Too many pens; too little writing.

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I seem to be taking a lot of photos of late... spot the difference:

 

XrQdhzx.jpg

 

And my No. 20's beautiful nib, and the ink-stained section (which actually looks pretty dignified in the flesh, to be honest, having become almost a part of the urushi):

 

KAYnBGW.jpg

Too many pens; too little writing.

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Haha, nothing like fountain pens to turn a great conversation heated, or a lousy conversation great.

 

You make great points, and I should spare the Realo my vitriol. I suppose it comes from my so desperately wanting a top-notch piston filler from Sailor. I’d love to try the original KOP Realo, but they came and went like summer in Lapland.

 

I’ll begin my repenting now, see if I can’t get back in the good graces of the Realo line before I can go try out some LE versions once pen shows start up again.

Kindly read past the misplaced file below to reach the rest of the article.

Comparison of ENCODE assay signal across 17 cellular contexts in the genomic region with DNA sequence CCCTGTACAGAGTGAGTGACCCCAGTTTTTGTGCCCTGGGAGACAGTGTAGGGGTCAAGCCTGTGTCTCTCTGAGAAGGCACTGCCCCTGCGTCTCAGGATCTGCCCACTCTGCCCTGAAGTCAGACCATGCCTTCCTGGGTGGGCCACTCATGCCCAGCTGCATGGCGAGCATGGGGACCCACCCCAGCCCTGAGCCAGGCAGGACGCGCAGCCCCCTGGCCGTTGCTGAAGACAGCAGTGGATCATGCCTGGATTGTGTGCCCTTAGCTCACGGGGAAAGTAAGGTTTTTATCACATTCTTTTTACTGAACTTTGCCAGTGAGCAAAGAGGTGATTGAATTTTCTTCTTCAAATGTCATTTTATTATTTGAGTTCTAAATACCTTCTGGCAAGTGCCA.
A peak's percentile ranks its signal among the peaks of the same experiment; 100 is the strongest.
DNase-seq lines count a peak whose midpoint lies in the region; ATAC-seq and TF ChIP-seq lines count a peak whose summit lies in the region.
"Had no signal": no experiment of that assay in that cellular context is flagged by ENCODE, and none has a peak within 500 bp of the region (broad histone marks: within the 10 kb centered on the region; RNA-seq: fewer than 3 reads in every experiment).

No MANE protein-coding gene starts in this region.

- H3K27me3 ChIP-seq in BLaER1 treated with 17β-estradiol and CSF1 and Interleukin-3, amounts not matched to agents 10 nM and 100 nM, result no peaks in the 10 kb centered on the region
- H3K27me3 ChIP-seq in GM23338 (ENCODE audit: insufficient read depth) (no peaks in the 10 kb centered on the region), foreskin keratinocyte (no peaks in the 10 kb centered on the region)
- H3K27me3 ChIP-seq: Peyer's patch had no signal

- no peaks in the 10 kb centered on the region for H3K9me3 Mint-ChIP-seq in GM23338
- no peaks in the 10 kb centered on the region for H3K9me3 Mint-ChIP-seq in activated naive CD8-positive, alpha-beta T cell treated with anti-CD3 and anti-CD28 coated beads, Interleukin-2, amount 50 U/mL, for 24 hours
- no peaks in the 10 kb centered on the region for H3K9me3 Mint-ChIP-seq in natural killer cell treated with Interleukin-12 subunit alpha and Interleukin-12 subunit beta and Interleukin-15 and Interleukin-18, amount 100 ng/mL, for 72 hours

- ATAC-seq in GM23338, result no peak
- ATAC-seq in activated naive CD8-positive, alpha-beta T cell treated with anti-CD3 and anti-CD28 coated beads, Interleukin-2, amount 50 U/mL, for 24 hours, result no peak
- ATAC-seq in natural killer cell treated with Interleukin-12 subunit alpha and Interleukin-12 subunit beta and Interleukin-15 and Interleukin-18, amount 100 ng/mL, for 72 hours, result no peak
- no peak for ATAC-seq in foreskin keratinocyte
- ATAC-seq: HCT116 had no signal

Wow, now that’s a pen case with a high capacity lineup. That’s got to be twelve mL or so between all the pens. Those are some nice Sailor editions as well, and the ebonite on your KOP is aging nicely.

 

Thank you for sharing that photo, and those of your Yukari Royale. I actually find the ink stain endearing. It adds a touch of hard earned reality to an otherwise ethereal instrument.

Might I ask, how did it actually get stained? Did ink leak into the cap and sit, unnoticed, for a while? If that is the case, how long would you say it took to stain?

 

 

And we were getting on so well! :P

 

I must say I've had a long convoluted road with the Realo series. My first - plain, black F nib - I was, shall we say, not fond of. The plastic felt too shiny, it sat too short in my hand, and the nib, unusually for a Sailor, just didn't sing. It languished in my pen case for years.

 

Then, fast-forward a few years to Tokyo and I overcame my antipathy when faced with a brightly coloured, sparkly blue Pent x Sailor Realo. It no longer felt awkward or cheap, and the nib (shock horror!) was perfect - fine and smooth, and even soft. I even came to forgive the ink capacity, for with its controlled flow, it lasted long enough. One became two (another Pent x Sailor clear sparkly demonstrator), then three (a Nagasawa Kobe 'Port of Kobe' anniversary blue and white), then four (Bungu-Box's bright yellow Ginza Metro), and they quickly became backups to my Conids whenever I travelled, easily my second-most reliable pens. In the intervening years, they have never let me down.

 

So repent! The Sailor gods will forgive you - maybe. B)

 

nwjtSyG.jpg